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Airway Smooth Muscle and Mast Cell Interaction Modulates Corticosteroids Sensitivity

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posted on 01.02.2019, 10:37 by Abdulrahman M. Alzahrani
A proportion of patients affected by the severe form of asthma do not adequately respond to corticosteroids, and the underlying mechanisms are unknown. Because infiltration of mast cells in ASM bundle is a defining feature of asthma and as mast cells have been shown to modulate the function of ASM cells including to the anti-asthma therapy drug b2-agonists, I hypothesised that mast cells could regulate corticosteroids responsivenes to ASM. The purpose of this PhD was to test whether healthy ASM cells pre-treated with conditioned media (CM) from non-activated or activated human lung mast cells for either 30 minutes (effect of preformed mediators) or 24 hours (effect of synthesised mediators) would affect the ability of fluticasone to i) repress TNF-a-induced expression of different chemokines including CCL5, CXCL10 and CXCL8 and ii) induce the expression of anti-inflammatory genes. The results show that fluticasone-dependent repression of CXCL10 and CCL5 induced by TNF-α was significantly impaired in cells that were first pretreated with CM from 30-minute and 24-hour activated mast cells. The reduced expression of two fluticasone-inducible genes GILZ and MKP-1 by the CM from 24-hour activated mast cells suggested that transactivation activities were affected by mast cell mediators. The inhibitory effect of activated mast cell CM on fluticasone-induced transactivation was further confirmed using gene array analysis showing a profound reduction of a number of different steroid-inducible genes with anti-inflammatory and anti-asthma properties. The gene array data of changes in expression of four selected genes including GILZ, MKP-1, FKBP5 and PIK3R1 were validated using individual qPCR which demonstrated strong correlations between the two techniques with respect to gene modulation. Together, these studies show for the first time that CM from activated mast cells contains mediators that can regulate the responsiveness of ASM cells to corticosteroids by differentially inhibiting their transactivation properties.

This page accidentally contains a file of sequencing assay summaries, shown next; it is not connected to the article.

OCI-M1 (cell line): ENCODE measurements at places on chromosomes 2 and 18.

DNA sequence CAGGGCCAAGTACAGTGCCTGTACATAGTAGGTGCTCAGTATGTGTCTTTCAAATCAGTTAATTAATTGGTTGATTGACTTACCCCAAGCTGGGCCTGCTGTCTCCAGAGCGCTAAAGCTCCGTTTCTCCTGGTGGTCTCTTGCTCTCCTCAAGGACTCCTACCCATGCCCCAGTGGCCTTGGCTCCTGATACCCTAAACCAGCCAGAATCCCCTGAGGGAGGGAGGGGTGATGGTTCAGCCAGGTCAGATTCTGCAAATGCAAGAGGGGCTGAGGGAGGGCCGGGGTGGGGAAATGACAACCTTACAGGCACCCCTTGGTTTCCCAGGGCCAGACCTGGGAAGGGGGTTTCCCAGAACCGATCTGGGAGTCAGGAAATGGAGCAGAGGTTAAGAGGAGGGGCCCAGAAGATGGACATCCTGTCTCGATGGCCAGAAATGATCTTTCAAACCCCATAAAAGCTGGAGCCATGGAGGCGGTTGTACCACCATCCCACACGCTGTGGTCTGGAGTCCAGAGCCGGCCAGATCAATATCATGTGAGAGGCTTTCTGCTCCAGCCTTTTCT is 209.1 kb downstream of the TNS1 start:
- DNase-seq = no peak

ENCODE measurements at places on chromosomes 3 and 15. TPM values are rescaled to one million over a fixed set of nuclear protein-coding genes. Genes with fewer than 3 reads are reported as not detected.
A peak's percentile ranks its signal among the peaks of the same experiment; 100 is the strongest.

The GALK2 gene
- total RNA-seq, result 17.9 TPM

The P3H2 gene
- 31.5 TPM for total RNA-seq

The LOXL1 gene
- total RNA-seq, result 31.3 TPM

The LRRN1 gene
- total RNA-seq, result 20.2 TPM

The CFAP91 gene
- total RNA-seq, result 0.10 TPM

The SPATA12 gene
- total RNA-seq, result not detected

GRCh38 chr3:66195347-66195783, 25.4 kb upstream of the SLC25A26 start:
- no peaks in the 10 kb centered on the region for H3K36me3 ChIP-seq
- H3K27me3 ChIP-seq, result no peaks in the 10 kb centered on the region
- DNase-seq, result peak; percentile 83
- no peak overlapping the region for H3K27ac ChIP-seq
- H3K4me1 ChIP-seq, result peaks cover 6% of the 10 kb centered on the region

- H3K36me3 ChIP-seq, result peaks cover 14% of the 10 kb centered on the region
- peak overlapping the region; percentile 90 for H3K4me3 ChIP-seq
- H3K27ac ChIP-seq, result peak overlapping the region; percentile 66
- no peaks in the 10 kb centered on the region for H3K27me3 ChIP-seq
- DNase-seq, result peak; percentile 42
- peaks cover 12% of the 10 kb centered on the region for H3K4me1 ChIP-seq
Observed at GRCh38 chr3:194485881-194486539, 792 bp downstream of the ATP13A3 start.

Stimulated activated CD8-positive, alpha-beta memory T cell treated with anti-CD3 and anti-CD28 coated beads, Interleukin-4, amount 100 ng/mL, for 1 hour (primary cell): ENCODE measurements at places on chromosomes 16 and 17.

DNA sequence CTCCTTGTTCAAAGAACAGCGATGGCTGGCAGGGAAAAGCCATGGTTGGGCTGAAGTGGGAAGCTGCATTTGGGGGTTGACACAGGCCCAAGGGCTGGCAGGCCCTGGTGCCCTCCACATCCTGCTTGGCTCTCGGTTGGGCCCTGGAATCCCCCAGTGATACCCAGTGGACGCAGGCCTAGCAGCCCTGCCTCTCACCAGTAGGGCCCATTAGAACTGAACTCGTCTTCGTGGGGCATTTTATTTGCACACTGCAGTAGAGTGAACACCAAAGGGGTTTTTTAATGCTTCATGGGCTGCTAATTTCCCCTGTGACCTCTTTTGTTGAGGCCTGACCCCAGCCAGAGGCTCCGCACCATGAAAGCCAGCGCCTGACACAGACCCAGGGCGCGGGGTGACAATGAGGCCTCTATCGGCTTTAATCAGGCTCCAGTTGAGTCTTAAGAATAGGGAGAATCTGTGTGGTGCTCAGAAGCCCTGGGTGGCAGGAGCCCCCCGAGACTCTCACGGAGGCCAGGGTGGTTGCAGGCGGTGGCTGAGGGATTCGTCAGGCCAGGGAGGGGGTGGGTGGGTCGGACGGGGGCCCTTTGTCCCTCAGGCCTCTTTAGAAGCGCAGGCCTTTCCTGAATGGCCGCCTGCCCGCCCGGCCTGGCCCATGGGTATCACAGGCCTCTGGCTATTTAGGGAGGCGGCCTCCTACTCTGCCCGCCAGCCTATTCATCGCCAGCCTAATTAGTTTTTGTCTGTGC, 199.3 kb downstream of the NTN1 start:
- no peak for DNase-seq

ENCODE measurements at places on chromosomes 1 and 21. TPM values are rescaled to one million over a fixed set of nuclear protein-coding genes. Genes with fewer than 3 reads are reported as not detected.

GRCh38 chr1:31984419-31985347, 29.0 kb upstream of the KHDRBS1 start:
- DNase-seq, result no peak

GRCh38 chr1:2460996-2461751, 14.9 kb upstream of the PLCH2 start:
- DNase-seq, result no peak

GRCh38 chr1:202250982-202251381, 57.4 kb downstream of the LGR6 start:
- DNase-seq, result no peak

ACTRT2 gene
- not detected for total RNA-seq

Amrani, Yassine; Bradding, Peter

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Department of Infection, Immunity and Inflammation

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University of Leicester

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